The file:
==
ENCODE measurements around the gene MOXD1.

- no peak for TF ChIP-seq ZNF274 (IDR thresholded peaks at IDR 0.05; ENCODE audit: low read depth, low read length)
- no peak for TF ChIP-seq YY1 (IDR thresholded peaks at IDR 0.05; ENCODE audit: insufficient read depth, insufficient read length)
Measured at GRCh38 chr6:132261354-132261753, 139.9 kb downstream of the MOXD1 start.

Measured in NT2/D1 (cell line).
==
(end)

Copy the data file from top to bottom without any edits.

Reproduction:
ENCODE measurements around the gene MOXD1.

- no peak for TF ChIP-seq ZNF274 (IDR thresholded peaks at IDR 0.05; ENCODE audit: low read depth, low read length)
- no peak for TF ChIP-seq YY1 (IDR thresholded peaks at IDR 0.05; ENCODE audit: insufficient read depth, insufficient read length)
Measured at GRCh38 chr6:132261354-132261753, 139.9 kb downstream of the MOXD1 start.

Measured in NT2/D1 (cell line).